Both novice and experienced teachers can be stymied by report card comments. These jottings must be informative, critical without being negative, useful and personalized for each student — no small task. Instead of relying on pre-made lists of statements, teachers can craft their own by choosing their language carefully and selecting the most pertinent information to highlight.
Not Just Any Old Words
Instead of relying on weak adjectives or vague language to describe student performance, use strong descriptive words that convey easy-to-grasp and concrete meaning. Words to use, for example, include “prompt,” “dependable,” “cooperative” and “attentive” instead of “good” or “okay.” Avoid teacher jargon that parents might not understand, such as “nominated tasks” and “cooperative learning” — use the simpler forms, in this case “assigned activities” and “group work,” instead.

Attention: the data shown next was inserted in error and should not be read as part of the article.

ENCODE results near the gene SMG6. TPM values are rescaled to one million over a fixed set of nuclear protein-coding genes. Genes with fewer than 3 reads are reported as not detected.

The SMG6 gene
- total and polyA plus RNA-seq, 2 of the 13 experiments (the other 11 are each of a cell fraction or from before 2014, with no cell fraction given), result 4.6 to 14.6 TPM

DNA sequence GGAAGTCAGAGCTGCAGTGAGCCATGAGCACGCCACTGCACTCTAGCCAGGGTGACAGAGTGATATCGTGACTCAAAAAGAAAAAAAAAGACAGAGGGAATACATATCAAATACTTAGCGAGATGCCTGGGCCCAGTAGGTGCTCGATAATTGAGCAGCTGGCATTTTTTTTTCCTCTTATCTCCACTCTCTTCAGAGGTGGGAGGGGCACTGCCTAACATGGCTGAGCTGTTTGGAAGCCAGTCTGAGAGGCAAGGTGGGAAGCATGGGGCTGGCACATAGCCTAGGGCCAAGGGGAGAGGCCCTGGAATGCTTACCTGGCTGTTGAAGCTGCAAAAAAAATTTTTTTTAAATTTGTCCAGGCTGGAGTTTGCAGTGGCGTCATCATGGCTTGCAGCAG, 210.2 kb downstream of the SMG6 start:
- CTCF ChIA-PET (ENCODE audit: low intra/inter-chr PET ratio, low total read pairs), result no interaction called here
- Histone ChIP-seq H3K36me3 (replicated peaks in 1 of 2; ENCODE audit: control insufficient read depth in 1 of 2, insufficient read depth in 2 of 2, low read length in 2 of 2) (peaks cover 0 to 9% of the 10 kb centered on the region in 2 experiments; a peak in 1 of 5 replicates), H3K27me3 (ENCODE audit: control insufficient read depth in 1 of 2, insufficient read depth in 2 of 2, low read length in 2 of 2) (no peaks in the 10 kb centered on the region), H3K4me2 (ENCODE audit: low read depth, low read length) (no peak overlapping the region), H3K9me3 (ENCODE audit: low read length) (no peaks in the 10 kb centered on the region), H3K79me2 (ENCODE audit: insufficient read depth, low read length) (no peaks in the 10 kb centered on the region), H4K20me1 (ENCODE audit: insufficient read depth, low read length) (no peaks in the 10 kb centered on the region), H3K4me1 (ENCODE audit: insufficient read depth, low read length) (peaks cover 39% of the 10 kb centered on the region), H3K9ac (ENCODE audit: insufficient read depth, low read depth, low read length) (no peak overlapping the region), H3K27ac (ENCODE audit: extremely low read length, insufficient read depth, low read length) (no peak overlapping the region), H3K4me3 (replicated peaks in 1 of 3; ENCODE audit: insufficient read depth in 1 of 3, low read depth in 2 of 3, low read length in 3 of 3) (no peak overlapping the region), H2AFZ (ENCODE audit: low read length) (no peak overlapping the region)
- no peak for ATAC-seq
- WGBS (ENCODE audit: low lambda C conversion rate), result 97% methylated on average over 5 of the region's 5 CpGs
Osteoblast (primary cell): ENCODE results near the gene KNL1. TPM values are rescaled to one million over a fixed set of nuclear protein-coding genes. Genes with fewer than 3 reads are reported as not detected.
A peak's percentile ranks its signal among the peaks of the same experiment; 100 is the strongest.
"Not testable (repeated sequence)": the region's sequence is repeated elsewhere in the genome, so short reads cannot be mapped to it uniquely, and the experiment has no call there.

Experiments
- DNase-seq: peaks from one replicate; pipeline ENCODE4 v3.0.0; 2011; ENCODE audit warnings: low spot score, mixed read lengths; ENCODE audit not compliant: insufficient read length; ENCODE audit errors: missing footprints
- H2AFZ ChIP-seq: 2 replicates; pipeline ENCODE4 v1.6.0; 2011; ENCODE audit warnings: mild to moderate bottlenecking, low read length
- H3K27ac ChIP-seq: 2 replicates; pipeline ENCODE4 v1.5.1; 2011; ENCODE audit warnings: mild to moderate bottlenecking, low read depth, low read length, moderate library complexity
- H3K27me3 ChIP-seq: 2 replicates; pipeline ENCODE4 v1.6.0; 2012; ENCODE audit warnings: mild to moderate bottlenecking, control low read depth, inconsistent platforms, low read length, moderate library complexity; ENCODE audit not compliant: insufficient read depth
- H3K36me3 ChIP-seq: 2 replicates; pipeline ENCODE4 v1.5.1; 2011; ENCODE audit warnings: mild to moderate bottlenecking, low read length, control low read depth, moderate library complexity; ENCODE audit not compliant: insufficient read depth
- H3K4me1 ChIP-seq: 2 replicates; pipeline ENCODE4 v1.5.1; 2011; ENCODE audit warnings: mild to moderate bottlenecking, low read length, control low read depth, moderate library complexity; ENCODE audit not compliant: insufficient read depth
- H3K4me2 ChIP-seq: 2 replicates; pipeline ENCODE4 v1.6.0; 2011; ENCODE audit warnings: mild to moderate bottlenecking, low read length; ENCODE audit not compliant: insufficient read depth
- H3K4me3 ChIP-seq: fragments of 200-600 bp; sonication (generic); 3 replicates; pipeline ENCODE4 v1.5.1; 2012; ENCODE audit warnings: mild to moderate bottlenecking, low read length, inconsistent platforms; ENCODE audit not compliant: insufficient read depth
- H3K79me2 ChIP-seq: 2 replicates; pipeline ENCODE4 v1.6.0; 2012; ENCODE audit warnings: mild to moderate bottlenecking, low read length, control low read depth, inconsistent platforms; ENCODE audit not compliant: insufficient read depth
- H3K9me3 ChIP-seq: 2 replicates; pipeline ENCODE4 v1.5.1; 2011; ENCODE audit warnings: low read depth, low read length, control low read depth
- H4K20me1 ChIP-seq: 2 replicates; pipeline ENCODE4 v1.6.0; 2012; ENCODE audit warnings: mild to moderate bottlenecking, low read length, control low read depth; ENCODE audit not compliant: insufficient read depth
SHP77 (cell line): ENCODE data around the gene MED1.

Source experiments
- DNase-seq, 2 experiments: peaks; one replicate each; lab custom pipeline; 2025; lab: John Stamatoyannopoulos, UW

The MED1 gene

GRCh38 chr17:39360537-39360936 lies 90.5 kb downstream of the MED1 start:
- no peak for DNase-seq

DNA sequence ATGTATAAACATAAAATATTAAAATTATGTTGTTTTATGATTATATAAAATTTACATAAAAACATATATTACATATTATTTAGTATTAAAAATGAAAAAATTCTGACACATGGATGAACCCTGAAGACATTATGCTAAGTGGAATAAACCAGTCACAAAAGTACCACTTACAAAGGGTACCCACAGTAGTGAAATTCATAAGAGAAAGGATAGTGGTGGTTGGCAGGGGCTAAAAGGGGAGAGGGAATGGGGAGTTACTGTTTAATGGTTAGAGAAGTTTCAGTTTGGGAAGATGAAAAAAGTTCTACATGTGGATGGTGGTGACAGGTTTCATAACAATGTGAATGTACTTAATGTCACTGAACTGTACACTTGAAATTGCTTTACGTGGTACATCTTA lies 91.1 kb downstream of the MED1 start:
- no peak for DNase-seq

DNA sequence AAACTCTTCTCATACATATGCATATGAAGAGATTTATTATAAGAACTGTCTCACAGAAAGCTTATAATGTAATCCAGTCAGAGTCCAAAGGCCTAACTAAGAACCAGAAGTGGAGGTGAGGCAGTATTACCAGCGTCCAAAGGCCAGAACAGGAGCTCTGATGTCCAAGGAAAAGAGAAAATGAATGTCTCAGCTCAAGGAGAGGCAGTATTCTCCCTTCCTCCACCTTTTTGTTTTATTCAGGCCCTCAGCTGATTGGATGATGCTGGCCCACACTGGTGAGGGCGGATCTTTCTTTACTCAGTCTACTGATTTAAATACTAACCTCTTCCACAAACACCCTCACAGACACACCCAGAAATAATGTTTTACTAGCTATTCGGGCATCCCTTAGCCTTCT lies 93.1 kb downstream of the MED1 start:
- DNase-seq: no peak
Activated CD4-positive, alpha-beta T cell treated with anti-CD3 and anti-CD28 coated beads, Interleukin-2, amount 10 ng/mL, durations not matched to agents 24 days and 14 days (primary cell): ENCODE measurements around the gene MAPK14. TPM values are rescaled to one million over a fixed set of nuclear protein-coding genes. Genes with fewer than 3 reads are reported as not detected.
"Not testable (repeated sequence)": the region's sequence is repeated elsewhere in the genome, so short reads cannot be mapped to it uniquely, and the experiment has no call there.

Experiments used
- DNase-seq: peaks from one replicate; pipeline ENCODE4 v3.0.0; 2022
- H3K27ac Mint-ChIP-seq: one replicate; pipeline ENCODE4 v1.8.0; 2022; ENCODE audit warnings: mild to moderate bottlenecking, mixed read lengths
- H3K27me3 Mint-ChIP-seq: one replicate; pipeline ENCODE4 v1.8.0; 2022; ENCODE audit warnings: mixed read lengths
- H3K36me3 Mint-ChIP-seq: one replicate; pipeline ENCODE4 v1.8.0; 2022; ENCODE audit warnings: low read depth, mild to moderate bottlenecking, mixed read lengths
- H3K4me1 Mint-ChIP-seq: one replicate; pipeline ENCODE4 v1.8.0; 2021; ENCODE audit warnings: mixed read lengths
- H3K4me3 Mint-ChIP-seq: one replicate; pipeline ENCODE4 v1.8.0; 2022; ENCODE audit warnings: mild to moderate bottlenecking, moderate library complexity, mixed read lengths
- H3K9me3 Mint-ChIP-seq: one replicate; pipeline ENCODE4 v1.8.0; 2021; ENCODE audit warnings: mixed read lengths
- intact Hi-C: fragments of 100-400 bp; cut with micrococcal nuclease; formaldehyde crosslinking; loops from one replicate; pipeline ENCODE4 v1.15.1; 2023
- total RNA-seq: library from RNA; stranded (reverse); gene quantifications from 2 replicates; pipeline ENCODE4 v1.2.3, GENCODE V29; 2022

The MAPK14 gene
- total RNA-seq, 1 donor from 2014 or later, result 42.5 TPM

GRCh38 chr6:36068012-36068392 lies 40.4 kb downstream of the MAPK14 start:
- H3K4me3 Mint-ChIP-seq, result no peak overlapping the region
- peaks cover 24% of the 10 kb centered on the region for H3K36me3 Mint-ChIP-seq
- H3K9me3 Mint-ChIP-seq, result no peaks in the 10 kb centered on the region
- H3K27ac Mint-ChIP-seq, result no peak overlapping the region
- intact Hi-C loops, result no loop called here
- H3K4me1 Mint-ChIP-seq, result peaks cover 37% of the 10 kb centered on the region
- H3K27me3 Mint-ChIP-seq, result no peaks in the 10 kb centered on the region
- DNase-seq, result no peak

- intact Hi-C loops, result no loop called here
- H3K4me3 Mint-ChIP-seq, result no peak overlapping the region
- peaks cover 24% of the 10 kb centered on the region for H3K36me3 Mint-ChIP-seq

What Are You Saying?
Inspire student growth by writing comments that evaluate with insight instead of stating the term’s outcome or whether the student enjoyed the term. Don’t write, “Sally finished all five units.” Instead, point out the specific areas where the student either struggled or excelled, and note the areas that will need work moving forward. Back up your assessments with examples, as well, drawing from either classroom actions or completed assignments. Then write, “Sally understood all the concepts in the first three units quickly, but she struggled during the last two, only scoring a 75 percent on the final two exams.”
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